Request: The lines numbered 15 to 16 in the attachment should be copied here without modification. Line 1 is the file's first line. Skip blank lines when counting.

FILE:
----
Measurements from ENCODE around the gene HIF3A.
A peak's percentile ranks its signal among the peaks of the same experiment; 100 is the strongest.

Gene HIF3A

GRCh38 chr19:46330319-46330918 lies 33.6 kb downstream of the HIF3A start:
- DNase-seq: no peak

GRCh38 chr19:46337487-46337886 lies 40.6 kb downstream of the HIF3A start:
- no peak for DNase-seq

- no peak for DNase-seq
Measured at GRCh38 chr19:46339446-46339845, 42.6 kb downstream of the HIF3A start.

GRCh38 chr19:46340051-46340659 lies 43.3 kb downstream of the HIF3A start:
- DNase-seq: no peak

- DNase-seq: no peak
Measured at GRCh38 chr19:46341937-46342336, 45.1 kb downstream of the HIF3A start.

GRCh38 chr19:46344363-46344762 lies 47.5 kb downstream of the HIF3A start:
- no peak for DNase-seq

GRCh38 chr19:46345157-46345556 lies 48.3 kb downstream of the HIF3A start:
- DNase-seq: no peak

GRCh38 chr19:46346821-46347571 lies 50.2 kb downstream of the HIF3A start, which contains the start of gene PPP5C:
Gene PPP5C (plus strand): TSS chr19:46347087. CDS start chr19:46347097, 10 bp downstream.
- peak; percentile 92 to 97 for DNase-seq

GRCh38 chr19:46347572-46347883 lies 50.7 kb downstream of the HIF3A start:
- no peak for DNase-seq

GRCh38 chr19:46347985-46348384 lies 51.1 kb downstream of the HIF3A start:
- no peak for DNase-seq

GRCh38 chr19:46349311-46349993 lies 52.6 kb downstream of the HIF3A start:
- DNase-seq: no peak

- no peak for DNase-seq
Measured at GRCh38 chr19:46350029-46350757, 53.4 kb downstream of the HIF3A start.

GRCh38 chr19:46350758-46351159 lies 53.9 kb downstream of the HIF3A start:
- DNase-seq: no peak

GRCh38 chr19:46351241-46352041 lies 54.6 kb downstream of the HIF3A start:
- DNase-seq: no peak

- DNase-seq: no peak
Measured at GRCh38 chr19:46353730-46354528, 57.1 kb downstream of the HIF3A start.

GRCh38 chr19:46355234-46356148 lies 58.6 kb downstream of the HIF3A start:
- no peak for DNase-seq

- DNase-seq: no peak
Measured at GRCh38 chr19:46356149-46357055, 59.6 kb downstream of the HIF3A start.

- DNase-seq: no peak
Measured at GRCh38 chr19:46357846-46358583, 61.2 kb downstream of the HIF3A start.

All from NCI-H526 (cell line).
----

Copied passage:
- no peak for DNase-seq

GRCh38 chr19:46345157-46345556 lies 48.3 kb downstream of the HIF3A start: